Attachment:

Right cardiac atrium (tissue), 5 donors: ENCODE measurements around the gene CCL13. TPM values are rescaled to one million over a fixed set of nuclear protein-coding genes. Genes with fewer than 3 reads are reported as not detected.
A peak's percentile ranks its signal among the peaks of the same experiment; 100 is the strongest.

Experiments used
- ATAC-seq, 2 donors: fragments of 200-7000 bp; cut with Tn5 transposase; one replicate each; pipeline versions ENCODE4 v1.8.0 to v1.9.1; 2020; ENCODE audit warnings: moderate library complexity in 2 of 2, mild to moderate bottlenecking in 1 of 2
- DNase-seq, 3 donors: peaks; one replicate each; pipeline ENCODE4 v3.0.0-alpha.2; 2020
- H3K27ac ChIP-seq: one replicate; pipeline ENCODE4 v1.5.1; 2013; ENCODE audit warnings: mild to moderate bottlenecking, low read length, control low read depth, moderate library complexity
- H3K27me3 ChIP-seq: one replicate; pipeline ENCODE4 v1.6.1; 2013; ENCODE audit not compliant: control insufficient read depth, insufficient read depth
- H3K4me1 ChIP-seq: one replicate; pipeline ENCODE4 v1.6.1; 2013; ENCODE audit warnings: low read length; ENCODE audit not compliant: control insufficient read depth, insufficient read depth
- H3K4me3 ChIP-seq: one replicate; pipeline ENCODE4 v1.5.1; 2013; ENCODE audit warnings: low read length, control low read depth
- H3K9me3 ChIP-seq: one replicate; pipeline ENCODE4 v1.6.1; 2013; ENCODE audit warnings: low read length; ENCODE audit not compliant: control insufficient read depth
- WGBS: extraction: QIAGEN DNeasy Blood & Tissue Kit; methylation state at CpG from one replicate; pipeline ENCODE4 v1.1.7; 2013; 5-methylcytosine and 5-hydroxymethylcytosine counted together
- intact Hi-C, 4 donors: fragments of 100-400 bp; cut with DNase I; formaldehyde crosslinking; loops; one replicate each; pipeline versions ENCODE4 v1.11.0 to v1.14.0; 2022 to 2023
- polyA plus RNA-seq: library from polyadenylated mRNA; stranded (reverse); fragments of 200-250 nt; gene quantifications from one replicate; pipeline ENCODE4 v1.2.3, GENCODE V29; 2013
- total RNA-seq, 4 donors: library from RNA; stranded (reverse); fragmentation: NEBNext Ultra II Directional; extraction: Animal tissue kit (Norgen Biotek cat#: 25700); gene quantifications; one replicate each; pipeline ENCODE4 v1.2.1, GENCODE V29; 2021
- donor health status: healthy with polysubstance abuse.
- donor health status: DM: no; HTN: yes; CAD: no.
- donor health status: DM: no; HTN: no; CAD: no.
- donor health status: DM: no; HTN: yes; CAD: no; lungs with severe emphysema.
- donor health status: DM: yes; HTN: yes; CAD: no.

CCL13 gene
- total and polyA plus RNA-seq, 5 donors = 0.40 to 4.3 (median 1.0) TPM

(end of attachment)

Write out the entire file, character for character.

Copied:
Right cardiac atrium (tissue), 5 donors: ENCODE measurements around the gene CCL13. TPM values are rescaled to one million over a fixed set of nuclear protein-coding genes. Genes with fewer than 3 reads are reported as not detected.
A peak's percentile ranks its signal among the peaks of the same experiment; 100 is the strongest.

Experiments used
- ATAC-seq, 2 donors: fragments of 200-7000 bp; cut with Tn5 transposase; one replicate each; pipeline versions ENCODE4 v1.8.0 to v1.9.1; 2020; ENCODE audit warnings: moderate library complexity in 2 of 2, mild to moderate bottlenecking in 1 of 2
- DNase-seq, 3 donors: peaks; one replicate each; pipeline ENCODE4 v3.0.0-alpha.2; 2020
- H3K27ac ChIP-seq: one replicate; pipeline ENCODE4 v1.5.1; 2013; ENCODE audit warnings: mild to moderate bottlenecking, low read length, control low read depth, moderate library complexity
- H3K27me3 ChIP-seq: one replicate; pipeline ENCODE4 v1.6.1; 2013; ENCODE audit not compliant: control insufficient read depth, insufficient read depth
- H3K4me1 ChIP-seq: one replicate; pipeline ENCODE4 v1.6.1; 2013; ENCODE audit warnings: low read length; ENCODE audit not compliant: control insufficient read depth, insufficient read depth
- H3K4me3 ChIP-seq: one replicate; pipeline ENCODE4 v1.5.1; 2013; ENCODE audit warnings: low read length, control low read depth
- H3K9me3 ChIP-seq: one replicate; pipeline ENCODE4 v1.6.1; 2013; ENCODE audit warnings: low read length; ENCODE audit not compliant: control insufficient read depth
- WGBS: extraction: QIAGEN DNeasy Blood & Tissue Kit; methylation state at CpG from one replicate; pipeline ENCODE4 v1.1.7; 2013; 5-methylcytosine and 5-hydroxymethylcytosine counted together
- intact Hi-C, 4 donors: fragments of 100-400 bp; cut with DNase I; formaldehyde crosslinking; loops; one replicate each; pipeline versions ENCODE4 v1.11.0 to v1.14.0; 2022 to 2023
- polyA plus RNA-seq: library from polyadenylated mRNA; stranded (reverse); fragments of 200-250 nt; gene quantifications from one replicate; pipeline ENCODE4 v1.2.3, GENCODE V29; 2013
- total RNA-seq, 4 donors: library from RNA; stranded (reverse); fragmentation: NEBNext Ultra II Directional; extraction: Animal tissue kit (Norgen Biotek cat#: 25700); gene quantifications; one replicate each; pipeline ENCODE4 v1.2.1, GENCODE V29; 2021
- donor health status: healthy with polysubstance abuse.
- donor health status: DM: no; HTN: yes; CAD: no.
- donor health status: DM: no; HTN: no; CAD: no.
- donor health status: DM: no; HTN: yes; CAD: no; lungs with severe emphysema.
- donor health status: DM: yes; HTN: yes; CAD: no.

CCL13 gene
- total and polyA plus RNA-seq, 5 donors = 0.40 to 4.3 (median 1.0) TPM